Saturday, June 2, 2012

Utere Parce

224     -     225     -     226

Utere Parce
Ne tibi quid desit, quod quaesisti, utere parce,
Utque quod est serves, semper tibi deesse putato.

Nurse what thou hast, that it may farther go;
Deem thyself poor and thus miss being so.

Save up your gains lest you go short some day:
To keep possessions, fancy they're away.

Source: The Distichs of Cato (4th century), 1.24. Meter: Dactylic Hexameter. Note that quid is like aliquid after the ne. Note also that the referent of the relative pronoun quod is implied but not stated: utere parce [hoc] quod quaesisti. The form putato is a future imperative.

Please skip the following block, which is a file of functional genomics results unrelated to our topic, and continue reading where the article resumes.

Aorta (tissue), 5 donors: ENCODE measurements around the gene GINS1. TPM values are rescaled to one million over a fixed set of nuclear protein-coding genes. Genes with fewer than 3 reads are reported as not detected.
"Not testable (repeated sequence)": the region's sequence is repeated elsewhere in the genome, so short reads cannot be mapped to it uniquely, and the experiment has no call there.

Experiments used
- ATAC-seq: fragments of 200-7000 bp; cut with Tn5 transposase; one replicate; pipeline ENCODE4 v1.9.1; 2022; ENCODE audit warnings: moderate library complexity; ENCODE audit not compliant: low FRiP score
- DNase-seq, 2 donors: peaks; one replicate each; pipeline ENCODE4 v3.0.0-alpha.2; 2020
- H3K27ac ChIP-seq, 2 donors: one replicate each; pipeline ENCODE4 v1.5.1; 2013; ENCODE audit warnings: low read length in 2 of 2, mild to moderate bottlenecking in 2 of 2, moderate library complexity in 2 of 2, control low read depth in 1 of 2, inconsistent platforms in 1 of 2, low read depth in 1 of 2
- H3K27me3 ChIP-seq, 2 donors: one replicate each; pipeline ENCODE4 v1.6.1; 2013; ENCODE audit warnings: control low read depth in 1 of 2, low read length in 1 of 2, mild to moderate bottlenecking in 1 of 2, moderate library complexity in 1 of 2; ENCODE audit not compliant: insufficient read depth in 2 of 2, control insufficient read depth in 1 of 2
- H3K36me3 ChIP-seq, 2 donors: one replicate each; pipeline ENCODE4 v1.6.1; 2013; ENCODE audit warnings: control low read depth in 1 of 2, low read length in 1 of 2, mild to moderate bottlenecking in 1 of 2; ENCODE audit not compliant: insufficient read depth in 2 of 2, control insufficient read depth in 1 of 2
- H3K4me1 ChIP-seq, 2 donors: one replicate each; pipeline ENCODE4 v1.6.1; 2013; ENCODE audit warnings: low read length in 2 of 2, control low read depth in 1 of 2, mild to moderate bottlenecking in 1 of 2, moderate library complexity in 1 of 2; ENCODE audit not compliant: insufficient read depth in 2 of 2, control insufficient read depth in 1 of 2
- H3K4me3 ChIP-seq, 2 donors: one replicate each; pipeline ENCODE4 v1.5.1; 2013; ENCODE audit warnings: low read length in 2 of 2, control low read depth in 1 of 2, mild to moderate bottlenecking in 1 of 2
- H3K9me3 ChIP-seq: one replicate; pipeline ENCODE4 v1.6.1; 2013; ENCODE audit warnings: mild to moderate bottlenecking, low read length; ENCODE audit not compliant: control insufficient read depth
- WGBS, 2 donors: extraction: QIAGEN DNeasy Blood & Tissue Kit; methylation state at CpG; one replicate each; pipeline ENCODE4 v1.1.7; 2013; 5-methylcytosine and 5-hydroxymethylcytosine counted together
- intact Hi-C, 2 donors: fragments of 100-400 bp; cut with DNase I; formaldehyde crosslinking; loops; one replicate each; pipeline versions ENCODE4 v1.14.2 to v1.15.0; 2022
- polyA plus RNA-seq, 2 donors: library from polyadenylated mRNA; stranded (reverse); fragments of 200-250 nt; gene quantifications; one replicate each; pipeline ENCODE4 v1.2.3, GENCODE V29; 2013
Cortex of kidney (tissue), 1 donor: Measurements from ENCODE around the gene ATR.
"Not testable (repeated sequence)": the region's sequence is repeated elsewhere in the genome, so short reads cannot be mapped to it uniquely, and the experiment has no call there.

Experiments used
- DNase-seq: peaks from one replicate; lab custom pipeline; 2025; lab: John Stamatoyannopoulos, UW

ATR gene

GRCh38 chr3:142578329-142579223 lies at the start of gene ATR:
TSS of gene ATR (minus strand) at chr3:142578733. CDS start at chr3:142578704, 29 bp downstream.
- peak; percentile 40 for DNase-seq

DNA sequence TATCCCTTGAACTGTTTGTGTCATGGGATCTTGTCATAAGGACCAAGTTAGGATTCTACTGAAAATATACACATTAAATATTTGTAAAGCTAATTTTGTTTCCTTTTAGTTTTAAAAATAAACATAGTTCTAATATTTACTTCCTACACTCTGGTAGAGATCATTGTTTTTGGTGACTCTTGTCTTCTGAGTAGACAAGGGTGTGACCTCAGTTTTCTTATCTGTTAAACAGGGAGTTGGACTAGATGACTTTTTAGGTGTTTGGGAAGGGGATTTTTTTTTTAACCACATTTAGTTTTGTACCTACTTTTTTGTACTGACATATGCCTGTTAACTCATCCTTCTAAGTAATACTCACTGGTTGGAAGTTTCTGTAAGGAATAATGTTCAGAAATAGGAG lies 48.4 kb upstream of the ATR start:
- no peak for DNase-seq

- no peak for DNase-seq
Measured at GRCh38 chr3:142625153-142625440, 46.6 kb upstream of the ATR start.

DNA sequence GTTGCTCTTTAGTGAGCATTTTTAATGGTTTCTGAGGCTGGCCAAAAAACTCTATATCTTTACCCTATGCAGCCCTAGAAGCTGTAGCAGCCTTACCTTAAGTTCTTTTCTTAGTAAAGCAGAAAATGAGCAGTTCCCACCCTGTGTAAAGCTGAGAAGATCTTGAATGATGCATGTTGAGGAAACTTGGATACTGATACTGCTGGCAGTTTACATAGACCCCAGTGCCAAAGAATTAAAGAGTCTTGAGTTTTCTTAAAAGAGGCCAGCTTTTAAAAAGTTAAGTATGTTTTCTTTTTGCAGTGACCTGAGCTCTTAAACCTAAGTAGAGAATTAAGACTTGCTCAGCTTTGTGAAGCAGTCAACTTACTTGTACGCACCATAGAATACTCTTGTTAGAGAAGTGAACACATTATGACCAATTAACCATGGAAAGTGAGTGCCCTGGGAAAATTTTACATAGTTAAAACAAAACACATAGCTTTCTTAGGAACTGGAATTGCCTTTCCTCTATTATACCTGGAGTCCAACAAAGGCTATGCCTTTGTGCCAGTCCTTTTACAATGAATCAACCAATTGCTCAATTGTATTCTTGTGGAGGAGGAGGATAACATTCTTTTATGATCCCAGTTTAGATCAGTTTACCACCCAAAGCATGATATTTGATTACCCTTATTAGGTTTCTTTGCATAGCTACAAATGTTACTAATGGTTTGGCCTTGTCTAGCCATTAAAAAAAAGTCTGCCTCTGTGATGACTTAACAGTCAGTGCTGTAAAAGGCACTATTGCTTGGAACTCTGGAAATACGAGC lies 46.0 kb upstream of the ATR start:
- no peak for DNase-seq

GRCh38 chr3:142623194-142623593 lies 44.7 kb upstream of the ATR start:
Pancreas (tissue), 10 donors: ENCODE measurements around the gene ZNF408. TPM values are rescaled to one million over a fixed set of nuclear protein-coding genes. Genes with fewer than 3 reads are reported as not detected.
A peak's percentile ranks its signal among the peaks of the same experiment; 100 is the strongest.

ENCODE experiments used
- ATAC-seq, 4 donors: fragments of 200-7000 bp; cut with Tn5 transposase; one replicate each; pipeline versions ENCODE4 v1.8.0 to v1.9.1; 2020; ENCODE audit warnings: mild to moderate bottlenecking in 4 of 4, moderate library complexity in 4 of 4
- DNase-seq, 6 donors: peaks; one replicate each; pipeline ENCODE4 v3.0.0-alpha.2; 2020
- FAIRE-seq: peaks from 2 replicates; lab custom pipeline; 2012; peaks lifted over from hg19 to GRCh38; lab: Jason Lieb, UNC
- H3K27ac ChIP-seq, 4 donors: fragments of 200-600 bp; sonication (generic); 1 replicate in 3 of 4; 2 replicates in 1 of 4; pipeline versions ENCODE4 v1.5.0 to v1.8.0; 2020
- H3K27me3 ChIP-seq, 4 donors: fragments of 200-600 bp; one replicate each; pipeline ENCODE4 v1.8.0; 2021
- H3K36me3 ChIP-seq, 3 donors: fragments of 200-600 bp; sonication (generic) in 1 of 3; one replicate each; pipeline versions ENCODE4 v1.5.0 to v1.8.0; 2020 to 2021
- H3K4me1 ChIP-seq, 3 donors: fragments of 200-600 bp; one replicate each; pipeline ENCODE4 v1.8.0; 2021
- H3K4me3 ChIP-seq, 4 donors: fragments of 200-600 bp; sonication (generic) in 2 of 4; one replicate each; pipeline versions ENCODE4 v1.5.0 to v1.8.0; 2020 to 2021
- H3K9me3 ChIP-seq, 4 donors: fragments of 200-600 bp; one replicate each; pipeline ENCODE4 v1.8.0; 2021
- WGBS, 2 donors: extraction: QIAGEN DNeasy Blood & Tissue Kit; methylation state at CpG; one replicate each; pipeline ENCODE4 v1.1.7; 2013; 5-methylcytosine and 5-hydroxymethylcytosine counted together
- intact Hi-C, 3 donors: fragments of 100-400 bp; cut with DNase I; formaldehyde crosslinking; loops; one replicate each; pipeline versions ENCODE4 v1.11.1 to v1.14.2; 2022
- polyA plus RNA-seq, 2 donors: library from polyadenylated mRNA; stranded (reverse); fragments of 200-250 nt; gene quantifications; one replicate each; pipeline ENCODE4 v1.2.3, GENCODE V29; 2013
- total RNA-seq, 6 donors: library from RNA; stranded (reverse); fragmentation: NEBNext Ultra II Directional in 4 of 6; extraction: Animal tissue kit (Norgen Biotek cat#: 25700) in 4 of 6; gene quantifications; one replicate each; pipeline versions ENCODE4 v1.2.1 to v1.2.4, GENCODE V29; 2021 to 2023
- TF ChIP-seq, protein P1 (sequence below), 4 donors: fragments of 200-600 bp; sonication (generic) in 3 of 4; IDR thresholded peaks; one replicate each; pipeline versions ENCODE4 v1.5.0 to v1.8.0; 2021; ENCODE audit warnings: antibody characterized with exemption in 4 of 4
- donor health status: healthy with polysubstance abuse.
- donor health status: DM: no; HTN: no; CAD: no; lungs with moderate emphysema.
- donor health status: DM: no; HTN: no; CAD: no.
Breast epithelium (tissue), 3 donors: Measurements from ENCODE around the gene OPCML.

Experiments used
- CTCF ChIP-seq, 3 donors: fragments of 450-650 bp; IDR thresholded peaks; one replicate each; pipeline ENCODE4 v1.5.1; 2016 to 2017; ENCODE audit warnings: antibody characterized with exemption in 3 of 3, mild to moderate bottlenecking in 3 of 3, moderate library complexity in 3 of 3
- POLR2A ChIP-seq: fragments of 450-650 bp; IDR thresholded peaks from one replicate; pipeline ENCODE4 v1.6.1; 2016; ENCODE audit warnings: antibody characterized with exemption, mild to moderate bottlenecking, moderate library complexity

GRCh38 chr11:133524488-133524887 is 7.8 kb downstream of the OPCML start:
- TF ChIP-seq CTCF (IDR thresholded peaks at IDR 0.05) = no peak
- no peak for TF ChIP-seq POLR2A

The vocabulary is keyed to the DCC Latin Vocabulary list. There is only one word in this poem that is not on the DCC list:

parcus, -a, -um: sparing, frugal; adv. parce

aliquis -quae -quod: some, any; si quis, si quid: anyone who, anything that
dēsum -esse -fuī: be lacking
nē: lest, that not
puto -āre: think, suppose
quaero -ere -sīvī -situm: seek, inquire
que: and (enclitic)
qui, quae, quod: who, which, what; quis quid: who? what? which?
semper: always, ever
servo -āre: save, watch over
sum, esse, fuī: be, exist
tū tuī tibi tē: you (sing.)
ut, uti: as (+ indic.); so that, with the result that (+ subj.)
ūtor ūtī ūsus sum: use